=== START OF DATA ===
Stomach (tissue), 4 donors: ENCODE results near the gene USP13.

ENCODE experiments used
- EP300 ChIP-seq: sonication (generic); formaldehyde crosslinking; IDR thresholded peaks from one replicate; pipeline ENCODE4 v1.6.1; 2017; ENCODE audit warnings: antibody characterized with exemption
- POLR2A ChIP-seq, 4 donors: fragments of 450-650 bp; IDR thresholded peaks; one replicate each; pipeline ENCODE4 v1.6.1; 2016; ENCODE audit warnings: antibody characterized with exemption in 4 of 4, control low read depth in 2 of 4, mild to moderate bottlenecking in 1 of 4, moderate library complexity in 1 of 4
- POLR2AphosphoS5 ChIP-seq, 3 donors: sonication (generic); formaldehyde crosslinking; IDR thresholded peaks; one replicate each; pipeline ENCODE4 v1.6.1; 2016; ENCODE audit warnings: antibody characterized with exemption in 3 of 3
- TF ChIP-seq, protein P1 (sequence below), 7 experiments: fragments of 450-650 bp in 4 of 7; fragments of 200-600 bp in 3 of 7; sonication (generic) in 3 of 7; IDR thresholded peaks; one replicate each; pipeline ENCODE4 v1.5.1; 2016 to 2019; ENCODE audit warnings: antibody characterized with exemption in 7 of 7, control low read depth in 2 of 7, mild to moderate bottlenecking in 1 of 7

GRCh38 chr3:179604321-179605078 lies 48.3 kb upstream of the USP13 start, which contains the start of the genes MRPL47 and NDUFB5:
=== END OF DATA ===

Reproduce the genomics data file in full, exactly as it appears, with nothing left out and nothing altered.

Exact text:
Stomach (tissue), 4 donors: ENCODE results near the gene USP13.

ENCODE experiments used
- EP300 ChIP-seq: sonication (generic); formaldehyde crosslinking; IDR thresholded peaks from one replicate; pipeline ENCODE4 v1.6.1; 2017; ENCODE audit warnings: antibody characterized with exemption
- POLR2A ChIP-seq, 4 donors: fragments of 450-650 bp; IDR thresholded peaks; one replicate each; pipeline ENCODE4 v1.6.1; 2016; ENCODE audit warnings: antibody characterized with exemption in 4 of 4, control low read depth in 2 of 4, mild to moderate bottlenecking in 1 of 4, moderate library complexity in 1 of 4
- POLR2AphosphoS5 ChIP-seq, 3 donors: sonication (generic); formaldehyde crosslinking; IDR thresholded peaks; one replicate each; pipeline ENCODE4 v1.6.1; 2016; ENCODE audit warnings: antibody characterized with exemption in 3 of 3
- TF ChIP-seq, protein P1 (sequence below), 7 experiments: fragments of 450-650 bp in 4 of 7; fragments of 200-600 bp in 3 of 7; sonication (generic) in 3 of 7; IDR thresholded peaks; one replicate each; pipeline ENCODE4 v1.5.1; 2016 to 2019; ENCODE audit warnings: antibody characterized with exemption in 7 of 7, control low read depth in 2 of 7, mild to moderate bottlenecking in 1 of 7

GRCh38 chr3:179604321-179605078 lies 48.3 kb upstream of the USP13 start, which contains the start of the genes MRPL47 and NDUFB5: